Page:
While housing markets are often discussed on a regional basis, there can be vast differences between adjacent counties as well as between nearby neighborhoods.
Regionally, the Washington area is experiencing price increases as well as slightly fewer sales, and there are indications that the years-long shortage of homes on the market may be easing. But when you look at suburban Maryland’s Montgomery and Prince George’s counties, market indicators are often going in opposite directions.
In both counties, home prices rose in August, but the gap between values in the two areas remains high. The median sales price in Montgomery County was $443,000 in August 2018, up 4.2 percent compared with August 2017, according to Rockville-based Bright MLS. The median sales price in Prince George’s County was $294,950 in August 2018, up 7.3 percent compared with August 2017, according to Bright.
Sellers continue to have the upper hand in both counties, with homes selling quickly — within 17 days in Montgomery County and 18 days in Prince George’s County on average, according to Bright. Another indication of a seller’s market is that buyers are paying an average of 98 percent of the listing price in both counties.
Redfin brokerage’s “Compete Score,” which measures the level of difficulty buyers will encounter in a bidding war, ranks Takoma Park Historic District in Montgomery County at the top with a 90 out of 100. Other highly competitive neighborhoods in Montgomery County include Takoma Park, outside the historic district, (88) and Wheaton (84). In Prince George’s County, the two most competitive neighborhoods are University Park (85) and College Heights in Hyattsville (84).
A limited number of homes on the market has been plaguing buyers for years and continues to have an impact in Montgomery County, where Bright says the number of homes listed for sale declined again by 5.7 percent in August compared with August 2017.
“Inventory is tight in Montgomery County because homeowners aren’t moving if they don’t have to,” says Bryan Kerrigan, a real estate agent with Redfin brokerage. “They’re concerned they won’t be able to find another place to buy, plus the impact of a higher interest rate is even bigger with a larger mortgage. Someone looking at a $1.5 million house may not want to give up a 3.5 percent mortgage rate for a 5 percent rate.”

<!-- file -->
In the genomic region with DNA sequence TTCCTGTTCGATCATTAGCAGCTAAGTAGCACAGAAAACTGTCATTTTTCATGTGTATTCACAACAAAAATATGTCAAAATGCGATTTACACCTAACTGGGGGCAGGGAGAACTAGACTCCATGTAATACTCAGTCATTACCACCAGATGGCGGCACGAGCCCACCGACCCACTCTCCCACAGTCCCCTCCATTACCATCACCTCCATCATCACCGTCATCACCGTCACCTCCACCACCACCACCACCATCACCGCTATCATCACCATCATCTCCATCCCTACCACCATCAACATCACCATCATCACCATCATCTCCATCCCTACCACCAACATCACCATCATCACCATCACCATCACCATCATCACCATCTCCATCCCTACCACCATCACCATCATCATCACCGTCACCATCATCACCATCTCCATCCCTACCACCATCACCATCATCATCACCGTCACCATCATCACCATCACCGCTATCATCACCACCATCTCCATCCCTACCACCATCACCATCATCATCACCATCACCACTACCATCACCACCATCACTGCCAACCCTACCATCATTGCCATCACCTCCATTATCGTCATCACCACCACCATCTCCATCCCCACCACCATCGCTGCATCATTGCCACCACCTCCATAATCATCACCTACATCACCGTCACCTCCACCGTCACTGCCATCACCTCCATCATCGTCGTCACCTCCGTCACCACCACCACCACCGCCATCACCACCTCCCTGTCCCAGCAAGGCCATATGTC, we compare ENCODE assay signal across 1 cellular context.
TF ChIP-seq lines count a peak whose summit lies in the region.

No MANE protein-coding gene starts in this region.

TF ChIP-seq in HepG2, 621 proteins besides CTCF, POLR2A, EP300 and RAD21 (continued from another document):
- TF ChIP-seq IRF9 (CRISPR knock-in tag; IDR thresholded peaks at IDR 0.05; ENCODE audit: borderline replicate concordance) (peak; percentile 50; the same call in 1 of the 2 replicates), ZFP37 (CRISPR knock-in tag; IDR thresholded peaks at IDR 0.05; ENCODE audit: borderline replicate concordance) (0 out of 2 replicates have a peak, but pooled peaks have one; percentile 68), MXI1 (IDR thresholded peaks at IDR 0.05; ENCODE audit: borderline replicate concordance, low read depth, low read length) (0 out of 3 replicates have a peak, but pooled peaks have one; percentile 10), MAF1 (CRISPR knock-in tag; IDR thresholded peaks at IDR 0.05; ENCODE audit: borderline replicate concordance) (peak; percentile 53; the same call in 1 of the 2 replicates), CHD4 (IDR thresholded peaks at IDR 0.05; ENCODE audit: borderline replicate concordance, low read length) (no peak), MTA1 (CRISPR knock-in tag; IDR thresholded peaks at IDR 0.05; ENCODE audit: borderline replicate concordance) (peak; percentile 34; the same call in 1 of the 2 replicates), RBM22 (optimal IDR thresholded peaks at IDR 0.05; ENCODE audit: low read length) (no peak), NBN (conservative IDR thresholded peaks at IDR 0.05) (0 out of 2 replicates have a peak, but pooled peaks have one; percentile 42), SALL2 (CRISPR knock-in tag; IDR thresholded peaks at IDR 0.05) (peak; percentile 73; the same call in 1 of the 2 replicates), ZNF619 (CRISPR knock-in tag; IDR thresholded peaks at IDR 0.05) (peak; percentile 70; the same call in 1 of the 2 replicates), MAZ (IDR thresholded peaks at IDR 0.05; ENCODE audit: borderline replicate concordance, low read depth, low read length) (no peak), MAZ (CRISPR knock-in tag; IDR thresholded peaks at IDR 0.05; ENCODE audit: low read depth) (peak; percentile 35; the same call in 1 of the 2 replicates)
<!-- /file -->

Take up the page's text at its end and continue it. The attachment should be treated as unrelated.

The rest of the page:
Rising home prices mean that even people who want to downsize often end up paying more in housing costs if they move, says Kerrigan, especially if they have enjoyed a low mortgage rate.
The number of sales were up in August by 2.5 percent in Montgomery County compared with August 2017, according to Bright. However, pending sales, which are homes under contract that have yet to complete settlement, declined by 5.9 percent during that period, an indication of a slowing market.
“Homes priced in the $300,000 to $500,000 range sell very fast because there’s a lot of demand among buyers for that price point,” says Kerrigan. “Inventory is low across the board in every price range, but at the higher price points the market is a little slower.”
Kerrigan says sellers need to be aware the buyers today are price savvy and less likely to make an offer on an overpriced listing.
“Properties that are priced properly or below market get more views online, more showings and multiple offers,” he says. “The most sought-after homes are near a Metro station or bus route and near walkable amenities such as downtown Bethesda, Rockville Town Square, downtown Silver Spring or Crown in Gaithersburg.”
Buyers looking for new developments will find that prices are typically higher for new construction because the cost of land and supplies is so high, says Ben Sage, director of the Mid-Atlantic Region for Metrostudy, a housing market research company.
“Buyers looking at places like Crown with walkability should expect to pay a premium for that amenity,” says Sage.
At the same time, Sage says, builders aren’t raising prices as much as he expected they might in the face of the housing shortage.
“Relatively few people can afford a house priced above $1 million, even with the high incomes in this area,” he says.
Buyers looking for affordability can find the most options in Prince George’s County, where the number of homes listed in August 2018 was up 8.3 percent compared with August 2017, according to Bright. While the number of sales that closed in August was down 5.9 percent compared with August 2017, the number of pending sales was up 3.2 percent.
“Prince George’s County has a decent amount of homes for sale, especially for first-time buyers,” says Koki Adasi, a real estate agent with Compass real estate. “Places like the Hyattsville Arts District offer an attractive location close to D.C. that’s also walkable to shops and restaurants. In College Park and neighborhoods near Prince George’s Plaza there’s a nice supply of single-family homes priced from $225,000 to $400,000.”
Prince George’s County, one of the hardest hit during the recession and foreclosure crisis, is still recovering, Adasi says.
“Home values have been up over the past few years, but we’re still a few years away from higher price points,” he says.
Move-up buyers who want between one-third of an acre and one acre can find new homes and resales in Bowie and Upper Marlboro for $475,000 to $800,000, says Adasi, which is far more affordable than in other areas in the region for a 4,000-square-foot house and a large lot.
“The fall market should be a little more balanced, with a little less competition among buyers,” he says.